I did the loop around Lake Takanassee as something of an afterthought on my way home from the bird observatory this afternoon. I wasn't expecting anything new; hoping for a couple Canvasbacks maybe, or just a closer look at the couple Ring-Neck Ducks that are in the big lake since their more secluded spot is frozen over.
I'd finished sorting through the Coot, and the Canada Geese, the couple Brant and the sweet Wigeon, ready to drive away when a lone Hooded Merganser on the far side of the lake caught my eye. Mainly it was the Great Black-Backed Gulls harassing the Hoodie that got my attention. I'd read about this behavior in those big burly gulls, but had never witnessed it myself.
I didn't know what I was seeing and misinterpreted it, of course. The gulls repeatedly lifted the Hoodie out of the water, as if to fly away with it for lunch, but then dropped it back in a splash. Horrible mean gulls! The Hoodie kept diving under the water to escape, only to be taken aloft again. Poor thing! At this point I was out of the car, finally remembering my camera and with murder in my heart.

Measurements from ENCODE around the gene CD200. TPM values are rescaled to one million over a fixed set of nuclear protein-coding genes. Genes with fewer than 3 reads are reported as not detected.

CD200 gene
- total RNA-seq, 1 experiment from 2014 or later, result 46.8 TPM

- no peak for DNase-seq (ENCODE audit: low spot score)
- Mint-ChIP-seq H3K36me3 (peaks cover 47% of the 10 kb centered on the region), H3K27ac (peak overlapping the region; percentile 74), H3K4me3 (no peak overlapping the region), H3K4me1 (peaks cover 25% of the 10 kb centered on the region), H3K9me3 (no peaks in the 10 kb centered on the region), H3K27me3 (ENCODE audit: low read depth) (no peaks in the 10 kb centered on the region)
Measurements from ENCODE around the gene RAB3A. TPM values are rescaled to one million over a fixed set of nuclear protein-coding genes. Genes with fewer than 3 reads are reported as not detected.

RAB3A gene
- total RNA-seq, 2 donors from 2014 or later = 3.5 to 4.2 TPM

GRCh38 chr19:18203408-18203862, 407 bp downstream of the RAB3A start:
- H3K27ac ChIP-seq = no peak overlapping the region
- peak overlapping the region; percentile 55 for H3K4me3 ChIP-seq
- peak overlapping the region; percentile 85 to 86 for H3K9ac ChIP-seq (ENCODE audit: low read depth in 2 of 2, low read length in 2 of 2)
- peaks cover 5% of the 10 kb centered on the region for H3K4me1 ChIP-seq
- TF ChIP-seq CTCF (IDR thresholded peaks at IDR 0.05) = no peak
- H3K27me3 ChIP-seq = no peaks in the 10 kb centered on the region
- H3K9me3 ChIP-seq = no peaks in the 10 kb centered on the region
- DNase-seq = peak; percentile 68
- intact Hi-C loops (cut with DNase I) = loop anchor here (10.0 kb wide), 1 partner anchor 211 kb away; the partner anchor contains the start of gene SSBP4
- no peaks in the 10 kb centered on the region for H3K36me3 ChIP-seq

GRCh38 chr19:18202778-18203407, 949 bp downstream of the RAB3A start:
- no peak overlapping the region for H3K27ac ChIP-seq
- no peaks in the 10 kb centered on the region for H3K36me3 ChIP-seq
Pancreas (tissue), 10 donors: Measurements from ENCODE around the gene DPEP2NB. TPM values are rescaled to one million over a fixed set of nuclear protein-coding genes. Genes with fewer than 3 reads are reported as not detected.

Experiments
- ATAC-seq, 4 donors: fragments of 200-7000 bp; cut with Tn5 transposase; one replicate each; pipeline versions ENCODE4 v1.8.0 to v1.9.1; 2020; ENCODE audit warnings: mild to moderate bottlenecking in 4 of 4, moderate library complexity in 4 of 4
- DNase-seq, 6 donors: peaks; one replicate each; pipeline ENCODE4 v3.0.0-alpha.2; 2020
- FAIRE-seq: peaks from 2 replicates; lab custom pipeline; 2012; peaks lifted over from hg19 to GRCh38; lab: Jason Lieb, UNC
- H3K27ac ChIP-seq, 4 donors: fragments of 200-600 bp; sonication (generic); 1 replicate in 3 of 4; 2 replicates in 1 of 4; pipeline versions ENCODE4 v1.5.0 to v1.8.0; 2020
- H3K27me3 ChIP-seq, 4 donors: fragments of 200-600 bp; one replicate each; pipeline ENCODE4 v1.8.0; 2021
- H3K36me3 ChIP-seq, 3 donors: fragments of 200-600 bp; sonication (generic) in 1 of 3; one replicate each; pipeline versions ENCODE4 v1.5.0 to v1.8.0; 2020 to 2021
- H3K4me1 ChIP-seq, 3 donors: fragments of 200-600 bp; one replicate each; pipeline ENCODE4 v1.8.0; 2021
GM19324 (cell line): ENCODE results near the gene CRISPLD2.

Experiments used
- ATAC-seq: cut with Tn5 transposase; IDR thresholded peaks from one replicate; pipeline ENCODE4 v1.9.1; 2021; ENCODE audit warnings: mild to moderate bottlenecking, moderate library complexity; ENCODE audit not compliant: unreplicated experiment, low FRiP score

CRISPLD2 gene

It wasn't until I got home and enlarged my pics, that I figured out what I'd really seen. The gulls were scared off by something... me maybe... and the Hoodie swam close to shore to rearrange its hard won prize. What I'd imagined to be a mouthful of fishing wire and hooks or some such other horrible death for this duck, was instead a crayfish, I think.
That he had no intention of sharing with any gull.
Click on this pic to enlarge... it's hilarious!
Looking at these pics, I'm reminded of those I've seen of GB Herons and their ministrations when *handling* prey items that are a bit too big for them. But Hooded Mergansers? Who knew? See how he's stretching out his neck to let it slide down?
This whole time, of course, I was convinced that my favorite duck in the world was choking and dying mere yards away.
Hoodies can smile with their crests, I think. Can you see the relief on his face?
Once home I read that crayfish are a favored food for these ducks and that they have a special gizzard-type thing, like chickens I guess, to process the hard shells of crustaceans.
Something else I read said that they only eat the claws of crayfish, like us with their bigger cousins, but I have no idea how he actually managed to get that thing down his throat, if he had to shake away the body first, before swallowing the sweet bits.
Birds. Always something new to learn.